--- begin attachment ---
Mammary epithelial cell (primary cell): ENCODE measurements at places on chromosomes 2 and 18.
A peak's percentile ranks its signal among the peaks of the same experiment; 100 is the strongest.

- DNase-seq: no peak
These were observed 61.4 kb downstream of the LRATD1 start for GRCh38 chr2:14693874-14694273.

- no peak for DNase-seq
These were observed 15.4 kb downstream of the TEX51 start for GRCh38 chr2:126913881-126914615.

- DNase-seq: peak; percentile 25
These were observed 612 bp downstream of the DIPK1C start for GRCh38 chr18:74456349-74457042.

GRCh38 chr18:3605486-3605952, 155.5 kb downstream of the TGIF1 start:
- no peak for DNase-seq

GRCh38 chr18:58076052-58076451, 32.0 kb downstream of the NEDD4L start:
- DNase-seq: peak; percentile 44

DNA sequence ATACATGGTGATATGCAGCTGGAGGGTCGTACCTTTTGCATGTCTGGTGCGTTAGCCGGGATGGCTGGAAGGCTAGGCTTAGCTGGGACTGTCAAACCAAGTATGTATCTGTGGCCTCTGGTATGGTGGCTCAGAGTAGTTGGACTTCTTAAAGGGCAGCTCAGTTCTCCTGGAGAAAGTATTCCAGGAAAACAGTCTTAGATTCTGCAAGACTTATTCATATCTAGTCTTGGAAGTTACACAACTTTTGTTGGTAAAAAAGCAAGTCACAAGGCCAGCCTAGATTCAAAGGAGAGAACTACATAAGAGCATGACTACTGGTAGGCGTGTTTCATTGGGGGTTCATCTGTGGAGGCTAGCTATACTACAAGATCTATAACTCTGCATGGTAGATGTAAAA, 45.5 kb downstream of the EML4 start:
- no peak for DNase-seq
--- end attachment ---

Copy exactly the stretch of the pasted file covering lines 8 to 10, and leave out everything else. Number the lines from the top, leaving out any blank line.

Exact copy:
These were observed 612 bp downstream of the DIPK1C start for GRCh38 chr18:74456349-74457042.

GRCh38 chr18:3605486-3605952, 155.5 kb downstream of the TGIF1 start:
- no peak for DNase-seq